Every year, in virtually all large and midsize companies, high-level leaders come together for a leadership summit.
These events usually last two to four days and can rack up millions of dollars in costs: airfare and accommodations for the 50 to 500 or so attendees, fees for outside speakers, production expenses, the many person-days that go into planning, and the enormous opportunity cost incurred by taking so many top managers away from their normal duties for several days.
When executed well, these meetings are certainly worth the time and expense. They can serve as a powerful catalyst to align leaders, develop solutions to problems, introduce new strategies, and fuel collaboration across the organization. But many companies squander this rare opportunity to harness the collective knowledge of their frontline leaders.
The typical summit begins with a numbing sequence of platform presentations from a parade of C-level executives. Later sessions address topics, such as a new ad campaign or a product rollout schedule, that concern only a portion of the people in the room. A motivational speaker adds a dollop of entertainment. Some breakout sessions and an open-mic Q&A with the top team, emceed by the CEO, pass for an exchange of ideas.
Information, proposals, and solutions flow in only one direction—from the top down—and not all that coherently. Attendees leave only slightly better informed and better networked than when they arrived. It’s usually not clear whether they’ve understood the messages they’re supposed to take back to their people, much less what anyone would be expected to do as a result. A huge opportunity has been missed.
Contrary to what leaders and planners assume, you can have genuine and productive conversations with hundreds of people at once. Over the past decade we have designed and conducted leadership summits for thousands of executives in scores of companies, ranging from Fortune 50 multinationals to German Mittelstand family businesses, and we’ve seen such conversations take place. Remarkably straightforward strategies and practices can ensure that information flows not only down from the top but also up from the group, and across it, in a way that allows leaders to direct the conversation without inhibiting creative responses. By applying the appropriate techniques before, during, and after the meeting, C-level leaders can get the full value of the knowledge of their frontline executives; see to it that participants leave with unambiguous messages that their employees can turn into action; and transform a meeting that often lulls people to sleep into an event that gets the organization’s synapses firing.
Before the Summit
Why do CEOs and their top teams settle for less-than-optimal leadership conferences? A few executives may shy away from a real exchange of ideas for fear of losing control of the meeting. But most leaders and meeting planners simply assume that the events are too unwieldy to allow for much more than an annual update and marching orders from the top.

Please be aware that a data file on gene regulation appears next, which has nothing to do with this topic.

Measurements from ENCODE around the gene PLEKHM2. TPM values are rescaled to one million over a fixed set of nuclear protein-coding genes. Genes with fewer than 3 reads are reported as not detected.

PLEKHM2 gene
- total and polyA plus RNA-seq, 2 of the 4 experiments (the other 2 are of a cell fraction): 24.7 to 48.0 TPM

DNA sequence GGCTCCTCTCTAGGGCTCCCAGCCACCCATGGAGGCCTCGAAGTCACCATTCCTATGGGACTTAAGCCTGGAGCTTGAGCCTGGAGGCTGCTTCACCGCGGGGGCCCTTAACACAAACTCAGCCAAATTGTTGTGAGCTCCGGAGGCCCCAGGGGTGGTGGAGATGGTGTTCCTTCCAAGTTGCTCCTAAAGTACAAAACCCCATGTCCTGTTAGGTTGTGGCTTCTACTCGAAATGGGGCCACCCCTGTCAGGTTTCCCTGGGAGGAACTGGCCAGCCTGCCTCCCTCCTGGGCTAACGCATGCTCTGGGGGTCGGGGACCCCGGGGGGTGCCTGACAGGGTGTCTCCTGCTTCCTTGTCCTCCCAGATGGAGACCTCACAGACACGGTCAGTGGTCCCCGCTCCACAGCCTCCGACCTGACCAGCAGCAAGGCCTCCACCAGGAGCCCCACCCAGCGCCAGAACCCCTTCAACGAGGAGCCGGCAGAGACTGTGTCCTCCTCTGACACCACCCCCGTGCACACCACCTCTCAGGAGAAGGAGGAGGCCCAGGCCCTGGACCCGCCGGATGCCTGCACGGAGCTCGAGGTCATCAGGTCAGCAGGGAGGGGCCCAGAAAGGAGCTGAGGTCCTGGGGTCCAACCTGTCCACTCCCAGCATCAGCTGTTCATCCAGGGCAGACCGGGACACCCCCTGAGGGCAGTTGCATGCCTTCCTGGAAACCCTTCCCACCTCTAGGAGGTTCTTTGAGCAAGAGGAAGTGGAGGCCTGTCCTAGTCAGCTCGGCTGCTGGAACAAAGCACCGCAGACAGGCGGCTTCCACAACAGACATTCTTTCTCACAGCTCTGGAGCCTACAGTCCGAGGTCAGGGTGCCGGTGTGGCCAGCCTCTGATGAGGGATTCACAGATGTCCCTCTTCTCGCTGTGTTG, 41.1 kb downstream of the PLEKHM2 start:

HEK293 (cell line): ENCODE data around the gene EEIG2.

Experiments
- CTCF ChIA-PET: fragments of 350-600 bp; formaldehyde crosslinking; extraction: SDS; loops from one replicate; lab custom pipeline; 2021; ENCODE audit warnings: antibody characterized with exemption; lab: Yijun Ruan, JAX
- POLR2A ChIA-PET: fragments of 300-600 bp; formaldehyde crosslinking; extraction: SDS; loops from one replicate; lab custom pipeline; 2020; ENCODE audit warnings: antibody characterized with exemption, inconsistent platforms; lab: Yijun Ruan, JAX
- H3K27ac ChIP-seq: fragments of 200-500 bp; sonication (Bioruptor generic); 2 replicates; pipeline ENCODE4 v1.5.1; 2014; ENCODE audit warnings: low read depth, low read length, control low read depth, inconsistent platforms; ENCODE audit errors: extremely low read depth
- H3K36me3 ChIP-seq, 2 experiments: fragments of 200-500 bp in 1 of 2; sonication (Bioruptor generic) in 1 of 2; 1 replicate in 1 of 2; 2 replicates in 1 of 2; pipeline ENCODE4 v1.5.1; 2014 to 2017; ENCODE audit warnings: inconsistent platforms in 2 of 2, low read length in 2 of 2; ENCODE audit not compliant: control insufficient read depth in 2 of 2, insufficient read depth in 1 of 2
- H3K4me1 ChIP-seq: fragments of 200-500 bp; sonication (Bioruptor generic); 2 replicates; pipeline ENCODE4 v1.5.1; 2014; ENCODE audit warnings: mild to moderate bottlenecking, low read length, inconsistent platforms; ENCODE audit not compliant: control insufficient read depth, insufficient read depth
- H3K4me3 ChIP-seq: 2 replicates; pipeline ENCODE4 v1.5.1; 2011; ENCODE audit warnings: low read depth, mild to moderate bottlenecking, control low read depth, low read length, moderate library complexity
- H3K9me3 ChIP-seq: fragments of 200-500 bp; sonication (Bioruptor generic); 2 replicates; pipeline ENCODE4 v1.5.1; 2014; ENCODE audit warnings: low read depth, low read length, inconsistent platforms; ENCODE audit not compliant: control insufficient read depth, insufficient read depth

Here’s how the planning process generally unfolds: Some six to 12 months in advance, a midlevel executive from HR, finance, strategy, marketing, or corporate communications is charged by the CEO or another top executive with planning the summit. He struggles to get on the executive team’s calendar to discuss it. When he does, he uses his allotted 15 minutes to offer up some possible locations, three to five potential guest speakers, and a preliminary agenda seemingly related to a theme. Such themes are often so laughably vacuous—“One company, one vision,” “Forward together,” “Creating a common future”—that virtually any presentation or activity could be made to fit them. Executive team members spend a few minutes reacting to the locations. They may suggest a few more speakers. And then they promptly forget about the summit until a few weeks before the event, when the planner starts reminding them that they need to pull their presentations together.
That’s when people start paying attention. C-level executives, division presidents, and function heads begin lobbying to add speaking slots or favored subjects to the agenda. The planner, lacking any real authority, attempts to allot them all time. Sometimes the CEO suddenly remakes the entire agenda. The result is a highly fragmented or superficial meeting conceived entirely from the perspective of top executives, with hardly a thought given to what the attendees are likely to take away from it, much less what they might contribute.
It doesn’t have to be like this. Because these complicated conferences are scheduled so far in advance, there’s plenty of time to take the steps needed to create a coherent, focused event.
Assign clear roles that have real authority.